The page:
Facing the ultimate death of a loved one is a daunting task, and it’s been difficult to find the necessary resources locally to cope with this kind of situation.
Last Friday (Sept. 12) marked the launch of a new program in the district which will ensure that seamless, integrated life care will be available to individuals and their families living in Emo and the surrounding area.
The committee that initiated and developed this program held a luncheon and open house at Knox United Church in Emo to introduce the program and explain what it will mean for district families.
The “End of Life Care” program has five aims, with the first being to improve or maintain quality of life at a time when curing the individual no longer is the primary goal.
It also aims to relieve the suffering and control the pain and other symptoms being experienced by the individual, as well as address the physical, emotional, spiritual, social, and cultural needs of the individual and their family.
“End of Life Care” is a team approach that encompasses the individual, family, caregivers, and community in its scope.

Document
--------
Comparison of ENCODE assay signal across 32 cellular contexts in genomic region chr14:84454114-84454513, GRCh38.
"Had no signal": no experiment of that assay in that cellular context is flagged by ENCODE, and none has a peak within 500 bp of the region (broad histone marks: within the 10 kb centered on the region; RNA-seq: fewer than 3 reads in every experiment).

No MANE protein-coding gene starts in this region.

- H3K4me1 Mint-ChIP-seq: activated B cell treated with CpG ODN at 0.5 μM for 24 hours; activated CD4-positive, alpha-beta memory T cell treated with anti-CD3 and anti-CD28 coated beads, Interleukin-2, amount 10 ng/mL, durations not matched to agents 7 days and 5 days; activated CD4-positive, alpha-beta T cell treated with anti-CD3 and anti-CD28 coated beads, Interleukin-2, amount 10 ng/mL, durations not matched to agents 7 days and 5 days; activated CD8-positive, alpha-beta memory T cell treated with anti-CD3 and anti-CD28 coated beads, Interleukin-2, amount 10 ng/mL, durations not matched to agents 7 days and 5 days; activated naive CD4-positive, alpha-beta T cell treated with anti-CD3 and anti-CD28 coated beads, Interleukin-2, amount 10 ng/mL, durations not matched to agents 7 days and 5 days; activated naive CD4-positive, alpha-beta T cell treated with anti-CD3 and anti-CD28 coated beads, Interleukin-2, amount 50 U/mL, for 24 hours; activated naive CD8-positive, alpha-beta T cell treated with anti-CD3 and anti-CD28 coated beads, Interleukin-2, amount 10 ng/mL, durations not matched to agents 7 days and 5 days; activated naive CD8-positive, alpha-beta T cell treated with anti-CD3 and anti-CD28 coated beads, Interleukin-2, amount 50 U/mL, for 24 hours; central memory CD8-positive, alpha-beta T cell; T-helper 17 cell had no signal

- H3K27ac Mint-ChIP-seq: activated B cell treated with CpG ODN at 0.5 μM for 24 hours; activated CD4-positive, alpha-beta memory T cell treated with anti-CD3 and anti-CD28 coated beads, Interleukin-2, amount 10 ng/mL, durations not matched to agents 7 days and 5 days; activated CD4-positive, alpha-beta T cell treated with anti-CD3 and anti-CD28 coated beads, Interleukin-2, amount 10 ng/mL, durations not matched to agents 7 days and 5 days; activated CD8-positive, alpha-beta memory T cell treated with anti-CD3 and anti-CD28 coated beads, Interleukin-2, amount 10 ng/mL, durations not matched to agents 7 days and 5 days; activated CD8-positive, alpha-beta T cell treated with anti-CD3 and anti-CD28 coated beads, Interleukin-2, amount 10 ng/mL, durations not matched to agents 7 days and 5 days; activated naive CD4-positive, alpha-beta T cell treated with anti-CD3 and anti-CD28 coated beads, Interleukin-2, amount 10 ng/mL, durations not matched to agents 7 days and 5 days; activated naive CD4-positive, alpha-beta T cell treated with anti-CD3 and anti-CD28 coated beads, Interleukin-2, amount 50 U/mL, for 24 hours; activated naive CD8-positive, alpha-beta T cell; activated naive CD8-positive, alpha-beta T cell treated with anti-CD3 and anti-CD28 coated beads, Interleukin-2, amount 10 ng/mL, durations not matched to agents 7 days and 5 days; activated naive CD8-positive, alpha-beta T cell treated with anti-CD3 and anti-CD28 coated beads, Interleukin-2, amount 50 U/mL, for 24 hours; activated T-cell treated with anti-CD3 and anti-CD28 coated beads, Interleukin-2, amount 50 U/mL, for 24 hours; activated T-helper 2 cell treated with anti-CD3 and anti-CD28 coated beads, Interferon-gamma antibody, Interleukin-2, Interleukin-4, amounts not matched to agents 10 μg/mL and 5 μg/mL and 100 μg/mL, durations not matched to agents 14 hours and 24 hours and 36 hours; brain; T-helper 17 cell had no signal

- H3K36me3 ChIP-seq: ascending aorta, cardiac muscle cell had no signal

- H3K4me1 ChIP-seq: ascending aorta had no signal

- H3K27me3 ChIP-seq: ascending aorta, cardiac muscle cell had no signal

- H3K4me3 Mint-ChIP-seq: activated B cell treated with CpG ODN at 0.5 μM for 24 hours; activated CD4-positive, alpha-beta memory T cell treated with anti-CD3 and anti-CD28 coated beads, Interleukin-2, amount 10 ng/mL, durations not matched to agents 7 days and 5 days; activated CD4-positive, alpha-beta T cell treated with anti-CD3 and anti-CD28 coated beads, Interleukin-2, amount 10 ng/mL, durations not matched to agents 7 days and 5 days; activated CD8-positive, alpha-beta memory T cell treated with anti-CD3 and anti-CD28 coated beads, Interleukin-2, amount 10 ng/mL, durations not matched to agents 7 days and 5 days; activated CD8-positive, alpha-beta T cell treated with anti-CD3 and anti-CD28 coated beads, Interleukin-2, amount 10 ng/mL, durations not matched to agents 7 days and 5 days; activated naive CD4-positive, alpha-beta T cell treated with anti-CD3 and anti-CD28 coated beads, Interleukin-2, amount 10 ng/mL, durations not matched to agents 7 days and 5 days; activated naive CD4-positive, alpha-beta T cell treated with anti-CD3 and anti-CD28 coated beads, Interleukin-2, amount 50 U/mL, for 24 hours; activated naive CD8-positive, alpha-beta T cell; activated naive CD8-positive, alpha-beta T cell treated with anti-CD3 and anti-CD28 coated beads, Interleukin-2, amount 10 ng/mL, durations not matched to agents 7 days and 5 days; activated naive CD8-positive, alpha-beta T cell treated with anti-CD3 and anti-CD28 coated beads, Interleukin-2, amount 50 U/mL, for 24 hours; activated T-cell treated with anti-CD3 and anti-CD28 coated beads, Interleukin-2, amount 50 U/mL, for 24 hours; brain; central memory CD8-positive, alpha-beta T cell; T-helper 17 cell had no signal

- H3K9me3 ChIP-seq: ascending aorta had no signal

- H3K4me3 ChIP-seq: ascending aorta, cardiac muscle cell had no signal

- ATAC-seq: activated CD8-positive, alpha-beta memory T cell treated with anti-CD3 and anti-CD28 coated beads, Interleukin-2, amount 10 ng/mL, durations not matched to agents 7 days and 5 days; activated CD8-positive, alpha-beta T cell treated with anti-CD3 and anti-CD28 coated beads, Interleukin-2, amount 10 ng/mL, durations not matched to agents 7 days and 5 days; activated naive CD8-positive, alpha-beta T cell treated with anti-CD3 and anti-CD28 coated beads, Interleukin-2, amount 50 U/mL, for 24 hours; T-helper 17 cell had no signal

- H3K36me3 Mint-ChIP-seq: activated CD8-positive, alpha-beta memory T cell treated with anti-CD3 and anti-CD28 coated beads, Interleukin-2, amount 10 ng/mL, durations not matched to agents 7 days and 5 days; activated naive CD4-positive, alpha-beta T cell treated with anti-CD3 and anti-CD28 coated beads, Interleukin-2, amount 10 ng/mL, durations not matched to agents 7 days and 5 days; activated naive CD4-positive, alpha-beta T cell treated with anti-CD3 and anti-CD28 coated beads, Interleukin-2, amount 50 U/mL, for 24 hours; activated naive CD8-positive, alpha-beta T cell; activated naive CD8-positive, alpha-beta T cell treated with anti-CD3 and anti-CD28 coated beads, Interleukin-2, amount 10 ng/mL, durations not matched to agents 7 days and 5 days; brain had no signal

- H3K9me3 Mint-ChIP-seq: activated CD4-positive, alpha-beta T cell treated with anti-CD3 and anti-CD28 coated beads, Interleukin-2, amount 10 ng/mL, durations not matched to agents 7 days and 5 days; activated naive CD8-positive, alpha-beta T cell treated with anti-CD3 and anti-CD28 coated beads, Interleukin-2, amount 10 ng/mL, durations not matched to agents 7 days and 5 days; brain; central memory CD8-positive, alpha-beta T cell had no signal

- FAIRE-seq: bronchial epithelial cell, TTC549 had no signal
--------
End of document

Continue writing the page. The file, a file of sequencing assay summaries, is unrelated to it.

The concept of improving end-of-life care began with the announcement by the Ontario government that it would provide money to local health organizations to develop programs to meet the needs of their local communities.
It took the dedication, hard work, and creativity of many local health and service providers, however, to bring this plan to fruition.
Interested individuals met every month for more than a year to create a program that would co-ordinate the resources that already were being offered in the district by improving the collaboration and co-operation amongst care providers.
Their goal was to create a system that would build a better partnership between the Community Care Access Centre, hospital, long-term care, local physicians, pharmacies, and community care agencies such as nursing, personal support, therapy services, and volunteer organizations.
On Friday, the committee proudly announced it had reached its goal.
“We haven’t had any enquiries yet but everything is in place and we are definitely ready to put our new program into action,” enthused program co-ordinator Wilma Sletmoen.
The point stressed at Friday’s luncheon is that people in the Emo area no longer have to feel isolated or alone. There is no need for anyone to deal with the stress of the situation by themselves.
The health and service providers who are part of the new program are professionals available to provide co-ordinated, comprehensive, and compassionate care to the individuals and their families living with end-stage illness.